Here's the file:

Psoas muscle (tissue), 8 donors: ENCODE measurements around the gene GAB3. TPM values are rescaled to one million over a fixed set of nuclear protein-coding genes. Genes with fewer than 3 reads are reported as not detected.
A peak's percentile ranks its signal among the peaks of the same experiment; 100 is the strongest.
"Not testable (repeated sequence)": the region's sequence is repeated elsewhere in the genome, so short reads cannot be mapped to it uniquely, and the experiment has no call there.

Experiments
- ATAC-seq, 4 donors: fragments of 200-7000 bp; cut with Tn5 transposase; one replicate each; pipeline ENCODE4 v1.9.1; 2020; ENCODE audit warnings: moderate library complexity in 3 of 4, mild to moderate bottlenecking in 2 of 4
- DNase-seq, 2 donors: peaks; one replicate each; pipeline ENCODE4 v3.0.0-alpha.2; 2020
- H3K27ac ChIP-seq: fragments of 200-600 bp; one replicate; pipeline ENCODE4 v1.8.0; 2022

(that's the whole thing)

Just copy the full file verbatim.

Psoas muscle (tissue), 8 donors: ENCODE measurements around the gene GAB3. TPM values are rescaled to one million over a fixed set of nuclear protein-coding genes. Genes with fewer than 3 reads are reported as not detected.
A peak's percentile ranks its signal among the peaks of the same experiment; 100 is the strongest.
"Not testable (repeated sequence)": the region's sequence is repeated elsewhere in the genome, so short reads cannot be mapped to it uniquely, and the experiment has no call there.

Experiments
- ATAC-seq, 4 donors: fragments of 200-7000 bp; cut with Tn5 transposase; one replicate each; pipeline ENCODE4 v1.9.1; 2020; ENCODE audit warnings: moderate library complexity in 3 of 4, mild to moderate bottlenecking in 2 of 4
- DNase-seq, 2 donors: peaks; one replicate each; pipeline ENCODE4 v3.0.0-alpha.2; 2020
- H3K27ac ChIP-seq: fragments of 200-600 bp; one replicate; pipeline ENCODE4 v1.8.0; 2022